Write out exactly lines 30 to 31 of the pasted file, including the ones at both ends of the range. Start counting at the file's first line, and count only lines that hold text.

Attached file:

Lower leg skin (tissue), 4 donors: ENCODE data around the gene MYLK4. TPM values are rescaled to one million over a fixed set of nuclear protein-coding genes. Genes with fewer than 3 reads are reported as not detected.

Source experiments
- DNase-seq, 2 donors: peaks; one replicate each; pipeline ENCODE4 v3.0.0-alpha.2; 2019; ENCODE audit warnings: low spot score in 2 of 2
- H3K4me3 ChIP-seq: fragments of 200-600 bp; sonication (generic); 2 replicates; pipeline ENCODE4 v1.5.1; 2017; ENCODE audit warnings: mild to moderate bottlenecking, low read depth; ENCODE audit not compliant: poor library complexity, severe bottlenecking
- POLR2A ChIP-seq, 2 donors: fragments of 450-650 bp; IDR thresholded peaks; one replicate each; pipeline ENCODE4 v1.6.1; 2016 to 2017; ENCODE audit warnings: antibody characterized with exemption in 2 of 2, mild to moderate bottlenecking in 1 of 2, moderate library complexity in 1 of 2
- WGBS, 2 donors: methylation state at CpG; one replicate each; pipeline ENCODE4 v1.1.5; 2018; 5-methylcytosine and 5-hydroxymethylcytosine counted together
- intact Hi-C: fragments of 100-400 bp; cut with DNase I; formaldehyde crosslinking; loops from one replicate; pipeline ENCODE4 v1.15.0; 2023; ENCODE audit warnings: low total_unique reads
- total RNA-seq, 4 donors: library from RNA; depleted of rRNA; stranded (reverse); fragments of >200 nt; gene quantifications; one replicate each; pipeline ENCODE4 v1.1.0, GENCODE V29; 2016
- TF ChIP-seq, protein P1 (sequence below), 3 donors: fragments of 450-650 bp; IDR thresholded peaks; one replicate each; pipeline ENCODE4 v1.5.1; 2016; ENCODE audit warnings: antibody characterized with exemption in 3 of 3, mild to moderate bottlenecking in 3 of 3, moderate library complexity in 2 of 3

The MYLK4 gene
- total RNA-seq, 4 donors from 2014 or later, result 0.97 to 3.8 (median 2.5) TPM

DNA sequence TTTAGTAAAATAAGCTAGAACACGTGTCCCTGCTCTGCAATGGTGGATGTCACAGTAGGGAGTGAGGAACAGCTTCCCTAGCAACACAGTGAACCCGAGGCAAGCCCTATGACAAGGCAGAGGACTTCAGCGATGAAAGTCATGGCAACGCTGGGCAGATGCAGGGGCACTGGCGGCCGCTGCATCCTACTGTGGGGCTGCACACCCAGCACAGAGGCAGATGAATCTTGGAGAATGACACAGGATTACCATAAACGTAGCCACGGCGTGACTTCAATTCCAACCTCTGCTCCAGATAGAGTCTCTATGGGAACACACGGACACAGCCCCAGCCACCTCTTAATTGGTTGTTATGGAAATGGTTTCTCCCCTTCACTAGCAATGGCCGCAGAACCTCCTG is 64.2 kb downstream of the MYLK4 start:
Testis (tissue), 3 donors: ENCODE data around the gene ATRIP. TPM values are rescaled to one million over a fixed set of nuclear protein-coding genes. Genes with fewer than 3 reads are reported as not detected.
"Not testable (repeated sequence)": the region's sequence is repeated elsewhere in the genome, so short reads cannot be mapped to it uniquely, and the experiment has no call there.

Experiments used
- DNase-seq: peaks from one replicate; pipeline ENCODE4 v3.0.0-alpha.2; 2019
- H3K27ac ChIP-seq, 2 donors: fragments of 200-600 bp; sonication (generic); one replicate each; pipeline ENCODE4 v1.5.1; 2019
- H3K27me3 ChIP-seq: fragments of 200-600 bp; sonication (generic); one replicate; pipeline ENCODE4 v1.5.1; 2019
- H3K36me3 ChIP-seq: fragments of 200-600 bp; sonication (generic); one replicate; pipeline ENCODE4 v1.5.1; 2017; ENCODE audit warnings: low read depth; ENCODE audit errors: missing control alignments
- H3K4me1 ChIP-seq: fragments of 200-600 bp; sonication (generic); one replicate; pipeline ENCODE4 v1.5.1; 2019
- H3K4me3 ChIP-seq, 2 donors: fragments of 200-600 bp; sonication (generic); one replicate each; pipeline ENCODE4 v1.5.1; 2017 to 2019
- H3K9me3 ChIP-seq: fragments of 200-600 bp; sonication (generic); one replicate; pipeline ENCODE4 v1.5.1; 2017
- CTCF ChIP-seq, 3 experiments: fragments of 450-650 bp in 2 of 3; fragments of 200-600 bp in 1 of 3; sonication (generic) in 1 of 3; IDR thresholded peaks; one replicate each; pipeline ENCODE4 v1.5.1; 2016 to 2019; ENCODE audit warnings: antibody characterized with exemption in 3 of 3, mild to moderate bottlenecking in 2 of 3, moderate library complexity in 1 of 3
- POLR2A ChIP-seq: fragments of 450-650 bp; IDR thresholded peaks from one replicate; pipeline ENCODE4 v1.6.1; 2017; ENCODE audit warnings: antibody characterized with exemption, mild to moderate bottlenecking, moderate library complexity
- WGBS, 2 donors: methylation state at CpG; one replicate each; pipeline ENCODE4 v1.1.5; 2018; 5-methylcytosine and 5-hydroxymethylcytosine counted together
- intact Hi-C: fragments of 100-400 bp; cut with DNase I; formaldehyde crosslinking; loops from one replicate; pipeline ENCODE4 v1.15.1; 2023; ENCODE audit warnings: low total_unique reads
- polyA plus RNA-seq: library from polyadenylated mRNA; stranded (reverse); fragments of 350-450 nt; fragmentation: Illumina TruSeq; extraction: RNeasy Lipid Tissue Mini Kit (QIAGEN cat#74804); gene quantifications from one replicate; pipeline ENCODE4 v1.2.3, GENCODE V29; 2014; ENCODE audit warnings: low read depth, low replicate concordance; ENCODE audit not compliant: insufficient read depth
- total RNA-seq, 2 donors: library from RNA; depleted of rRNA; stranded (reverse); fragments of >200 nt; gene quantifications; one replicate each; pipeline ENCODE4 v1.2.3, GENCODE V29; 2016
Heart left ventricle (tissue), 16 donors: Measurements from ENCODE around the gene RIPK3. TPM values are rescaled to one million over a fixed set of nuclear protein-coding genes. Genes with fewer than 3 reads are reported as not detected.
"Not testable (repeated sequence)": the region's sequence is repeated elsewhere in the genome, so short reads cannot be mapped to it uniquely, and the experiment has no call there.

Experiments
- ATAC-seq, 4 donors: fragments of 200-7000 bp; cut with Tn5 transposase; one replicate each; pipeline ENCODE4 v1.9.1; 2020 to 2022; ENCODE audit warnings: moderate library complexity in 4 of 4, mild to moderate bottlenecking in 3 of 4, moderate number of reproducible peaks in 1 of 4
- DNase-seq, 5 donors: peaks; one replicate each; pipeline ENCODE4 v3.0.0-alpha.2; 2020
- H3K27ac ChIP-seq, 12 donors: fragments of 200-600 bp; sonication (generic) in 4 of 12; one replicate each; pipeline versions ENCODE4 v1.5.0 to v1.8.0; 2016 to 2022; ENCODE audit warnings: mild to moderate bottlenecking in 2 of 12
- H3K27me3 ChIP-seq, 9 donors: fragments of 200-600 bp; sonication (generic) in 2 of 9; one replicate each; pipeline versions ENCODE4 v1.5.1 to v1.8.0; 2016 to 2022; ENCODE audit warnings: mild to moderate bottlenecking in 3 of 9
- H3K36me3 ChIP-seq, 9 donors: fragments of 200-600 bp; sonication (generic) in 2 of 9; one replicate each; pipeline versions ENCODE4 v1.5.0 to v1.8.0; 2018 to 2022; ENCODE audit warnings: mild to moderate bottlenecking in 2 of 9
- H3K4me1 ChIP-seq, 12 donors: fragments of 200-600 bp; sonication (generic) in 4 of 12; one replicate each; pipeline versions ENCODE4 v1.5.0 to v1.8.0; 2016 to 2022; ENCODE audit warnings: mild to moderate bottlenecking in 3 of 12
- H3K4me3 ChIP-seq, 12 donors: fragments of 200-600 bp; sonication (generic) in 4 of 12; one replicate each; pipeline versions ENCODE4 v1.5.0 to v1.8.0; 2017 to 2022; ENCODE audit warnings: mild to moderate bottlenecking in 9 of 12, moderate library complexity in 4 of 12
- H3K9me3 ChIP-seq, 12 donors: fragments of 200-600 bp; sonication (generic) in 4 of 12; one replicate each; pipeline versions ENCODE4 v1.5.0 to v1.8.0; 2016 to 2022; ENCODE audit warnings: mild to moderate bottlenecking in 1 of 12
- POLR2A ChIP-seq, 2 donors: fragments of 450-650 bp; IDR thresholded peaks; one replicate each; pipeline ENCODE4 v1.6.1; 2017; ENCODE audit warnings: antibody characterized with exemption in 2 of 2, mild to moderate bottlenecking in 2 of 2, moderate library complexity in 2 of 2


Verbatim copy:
"Not testable (repeated sequence)": the region's sequence is repeated elsewhere in the genome, so short reads cannot be mapped to it uniquely, and the experiment has no call there.

Experiments